The goal of our lab is to understand the processes that are important for the proper formation of the cardiovascular system, which is the first organ system to form during development. It consists of an elaborately branched blood vessel tree, providing nutrients and oxygen to all parts of the body. Until 10 years ago, it was thought that the two main blood vessel types, arteries and veins differ solely in terms of their physiological properties: arteries carry oxygenated blood away from the heart and experience higher blood pressure, while veins have lower blood pressure and transport blood back to the heart. Since then it has become clear that arteries and veins are molecularly distinct even before the onset of blood flow and many arterial and venous specific marker genes have been identified. In addition, we begin to understand which signalling pathways help to pattern the cardiovascular system. Among these, the Notch and VEGF (Vascular Endothelial Growth Factor) signalling pathways have been shown to function in arterial differentiation and during the sprouting of new blood vessels from pre-existing ones, a process called angiogenesis.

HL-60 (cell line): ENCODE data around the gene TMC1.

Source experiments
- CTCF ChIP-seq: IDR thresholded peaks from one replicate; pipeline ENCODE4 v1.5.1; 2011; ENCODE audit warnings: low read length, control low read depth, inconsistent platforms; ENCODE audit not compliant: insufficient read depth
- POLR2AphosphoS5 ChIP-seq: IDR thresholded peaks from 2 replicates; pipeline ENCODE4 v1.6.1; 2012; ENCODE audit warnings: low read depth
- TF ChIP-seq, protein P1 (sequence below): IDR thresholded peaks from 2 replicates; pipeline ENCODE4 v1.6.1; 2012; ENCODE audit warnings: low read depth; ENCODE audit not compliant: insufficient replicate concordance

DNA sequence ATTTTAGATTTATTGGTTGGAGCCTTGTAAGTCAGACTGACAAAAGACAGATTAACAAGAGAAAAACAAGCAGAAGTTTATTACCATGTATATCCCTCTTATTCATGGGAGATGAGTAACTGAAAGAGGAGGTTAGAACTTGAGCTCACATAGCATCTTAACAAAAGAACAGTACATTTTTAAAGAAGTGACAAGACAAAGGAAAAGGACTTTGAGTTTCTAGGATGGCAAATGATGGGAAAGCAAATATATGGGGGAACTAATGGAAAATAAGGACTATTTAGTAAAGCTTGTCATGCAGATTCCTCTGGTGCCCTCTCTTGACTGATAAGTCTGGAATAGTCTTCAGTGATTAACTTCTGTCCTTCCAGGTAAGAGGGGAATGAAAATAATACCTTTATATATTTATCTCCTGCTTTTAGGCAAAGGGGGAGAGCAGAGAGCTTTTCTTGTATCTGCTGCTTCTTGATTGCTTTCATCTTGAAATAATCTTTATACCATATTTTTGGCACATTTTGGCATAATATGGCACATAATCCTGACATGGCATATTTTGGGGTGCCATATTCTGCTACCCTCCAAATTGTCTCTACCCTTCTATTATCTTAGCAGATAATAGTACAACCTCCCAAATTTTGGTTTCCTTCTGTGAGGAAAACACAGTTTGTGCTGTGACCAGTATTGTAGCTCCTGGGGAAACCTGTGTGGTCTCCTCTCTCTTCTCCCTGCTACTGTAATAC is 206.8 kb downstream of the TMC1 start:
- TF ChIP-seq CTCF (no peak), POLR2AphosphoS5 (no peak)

Despite these recent advances, many open questions remain as of how endothelial cells coordinate their behaviours during the formation of the cardiovascular system. In order to better understand these processes, we utilize zebrafish as a model organism. The embryos of these fish offer unique advantages for the study of forming blood vessels. Available transgenic lines, marking endothelial cells with fluorescent proteins allow the in vivoobservation of the developing vascular system. In addition, forward and reverse genetic tools permit a detailed analysis of the genes important for endothelial development. Moving forward, an increased understanding of the mechanisms that pattern the cardiovascular system will help us in developing strategies for curing diseases with a vascular component, such as diabetes, stroke and cancer.